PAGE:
August 18, 2010
A Capital Idea
I find it simultaneously astonishing and predictably believable that even today, August 18th, 2010, the great majority of the commentariat, the political establishment, and the people themselves -- no to mention the financial mavins and captains of industry! -- have no idea in the world what Capitalism is or how it works.
Believable because, having suffered through the public school system in Southern California, I know just how dreadful government education is (and quite deliberately so), particularly on economics... which, if it's taught at all, takes its cue from the deplorable a People's History of the United States, by Communist Party member and Chomskyite Howard Zinn. (Even if a People's History isn't directly taught in middle school or high school, that book is the source is nearly all the economic "knowledge," or rather factoids, of middle-school and high-school teachers. However, there is a Young People's History of the United States, adapted by Zinn from the deranged original. From little ACORNs do mighty orcs grow.)
And hardly a surprise that multinational corporations are violently protectionist, anti-market, and anticapitalist; it's a natural fallout of Lizardian Lemma 1: The bigger a corporation becomes, the more it resembles a government.
CEOs envy and crave the power of the State to tax the citizenry and spend the stolen loot how it pleases. And as much as possible, boards of directors ape the high-handed fiduciary corruption of their imperial mentors in the government.
Still I find the ignorance of and antipathy against Capitalim astonishing... because properly understood, a vigorous, free-market capitalist economy is better in the long run than the modern-day robber-baronism, the corporate-government "partnerships" and payoffs -- better even for the robber barons themselves! The thesis is not hard to understand; liberty, both political and economic, has produced a world where even the hundreds of millions of lower-middle income workers live better, more fulfilling lives than did the kings and emperors of the Middle Ages.
I don't demand we all have the deep understanding of Capitalism of a Steve Forbes or a Rubert Murdoch; I certainly don't. But the core-basic principles are understood today as poorly as they were in the midst of the Great Socialism-Driven Depression of the 1930s, and much more egregiously misunderstood than they were in the 19th century. A hundred years of liberal government re-education camps, with no child left behind, has worked diabolical wonders of ignorance and paranoia against economic liberty.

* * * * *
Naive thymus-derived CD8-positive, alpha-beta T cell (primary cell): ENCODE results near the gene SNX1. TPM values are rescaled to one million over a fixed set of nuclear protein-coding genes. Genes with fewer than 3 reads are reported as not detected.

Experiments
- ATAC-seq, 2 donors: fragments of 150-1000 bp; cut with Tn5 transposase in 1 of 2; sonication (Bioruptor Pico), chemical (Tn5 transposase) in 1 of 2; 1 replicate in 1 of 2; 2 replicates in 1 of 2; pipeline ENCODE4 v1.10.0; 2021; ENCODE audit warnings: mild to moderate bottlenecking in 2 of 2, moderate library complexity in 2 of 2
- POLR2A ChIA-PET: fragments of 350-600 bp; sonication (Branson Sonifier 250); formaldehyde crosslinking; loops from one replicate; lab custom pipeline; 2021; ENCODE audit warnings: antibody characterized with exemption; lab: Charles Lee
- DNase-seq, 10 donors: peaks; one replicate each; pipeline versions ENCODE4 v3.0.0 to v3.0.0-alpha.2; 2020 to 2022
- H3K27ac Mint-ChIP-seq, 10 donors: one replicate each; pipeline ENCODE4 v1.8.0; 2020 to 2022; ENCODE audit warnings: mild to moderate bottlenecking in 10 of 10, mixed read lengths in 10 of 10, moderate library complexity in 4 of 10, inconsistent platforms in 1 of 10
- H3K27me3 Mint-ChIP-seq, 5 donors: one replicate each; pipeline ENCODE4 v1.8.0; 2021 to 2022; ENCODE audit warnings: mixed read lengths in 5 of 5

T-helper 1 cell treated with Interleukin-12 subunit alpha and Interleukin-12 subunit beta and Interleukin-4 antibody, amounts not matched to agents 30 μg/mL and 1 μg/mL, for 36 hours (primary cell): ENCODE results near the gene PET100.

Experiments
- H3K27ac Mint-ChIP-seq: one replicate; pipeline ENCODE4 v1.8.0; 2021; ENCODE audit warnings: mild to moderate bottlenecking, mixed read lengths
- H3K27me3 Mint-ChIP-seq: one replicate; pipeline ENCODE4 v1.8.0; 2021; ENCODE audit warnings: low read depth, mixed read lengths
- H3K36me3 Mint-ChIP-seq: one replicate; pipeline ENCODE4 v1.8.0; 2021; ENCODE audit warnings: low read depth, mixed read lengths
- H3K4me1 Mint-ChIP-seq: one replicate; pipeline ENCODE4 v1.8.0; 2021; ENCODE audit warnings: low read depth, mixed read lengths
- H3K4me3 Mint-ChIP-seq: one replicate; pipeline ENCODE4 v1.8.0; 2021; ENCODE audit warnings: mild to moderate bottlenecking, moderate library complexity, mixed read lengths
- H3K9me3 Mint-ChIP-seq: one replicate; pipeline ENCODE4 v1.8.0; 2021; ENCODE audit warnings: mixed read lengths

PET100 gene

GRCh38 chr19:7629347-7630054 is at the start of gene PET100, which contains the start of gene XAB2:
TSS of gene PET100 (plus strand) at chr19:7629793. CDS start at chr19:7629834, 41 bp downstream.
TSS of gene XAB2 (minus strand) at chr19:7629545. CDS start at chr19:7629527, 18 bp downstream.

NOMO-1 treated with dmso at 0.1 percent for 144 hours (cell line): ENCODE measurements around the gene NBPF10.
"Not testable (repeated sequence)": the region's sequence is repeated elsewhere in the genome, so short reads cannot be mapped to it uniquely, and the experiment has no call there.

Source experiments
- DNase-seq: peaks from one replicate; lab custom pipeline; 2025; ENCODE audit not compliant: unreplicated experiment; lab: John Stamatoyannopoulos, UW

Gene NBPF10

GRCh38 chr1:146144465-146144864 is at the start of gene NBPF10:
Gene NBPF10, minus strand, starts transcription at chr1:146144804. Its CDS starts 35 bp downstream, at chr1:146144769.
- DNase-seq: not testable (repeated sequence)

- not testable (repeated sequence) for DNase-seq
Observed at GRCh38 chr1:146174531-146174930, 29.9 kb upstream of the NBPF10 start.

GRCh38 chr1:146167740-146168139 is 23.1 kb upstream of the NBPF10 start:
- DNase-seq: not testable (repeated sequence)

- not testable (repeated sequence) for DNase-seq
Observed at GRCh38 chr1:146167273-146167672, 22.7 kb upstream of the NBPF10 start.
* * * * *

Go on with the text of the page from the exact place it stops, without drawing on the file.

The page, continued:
The first source of my headshaking... the bizarre notion that savers should be punished with higher taxes:
Figures recently published by the Commerce Department show the mostly upper-income households that hold stocks earned $169 billion more in dividends since 2007 than previously estimated. Much of that money was stowed away in savings, helping drive the personal savings rate to 6.25 percent earlier this year -- the highest level in decades....
The Obama administration -- despite its calls for people to save -- has seized on the number, with Treasury Secretary Timothy F. Geithner stressing that extending Bush-era tax cuts for the top 2 percent of earners would not be a good way to provide stimulus to the economy.
"The top 2 percent are the least likely to spend those tax cuts, certainly not in comparison to the 98 percent of Americans who make less than $250,000 per year," he said. "While they would surely welcome extended tax cuts, its not likely to change their spending habits."
Let's boil this down to a talking-points memo:
- Rich slackers aren't spending enough money to "stimulate" the economy.
- Instead, they're hoarding their Bush tax cuts, "socking away" tens of billions of dollars that should be put to use in the economy.
- The fact that they're not spending their tax cuts proves they didn't need them in the first place.
- So we should raise taxes on rich people so we can "stimulate" the economy the right way, our way... which has worked out so beautifully in the last couple of years!
Wait... what exactly does the Left mean by saying rich people "socked away their money?" The impression given is a Princess-and-the-Pea-sized stack of mattresses, all stuffed with thousand-dollar bills; swimming pools of gold doubloons; entire mansions built from solid gold, like Scrooge McDuck might have!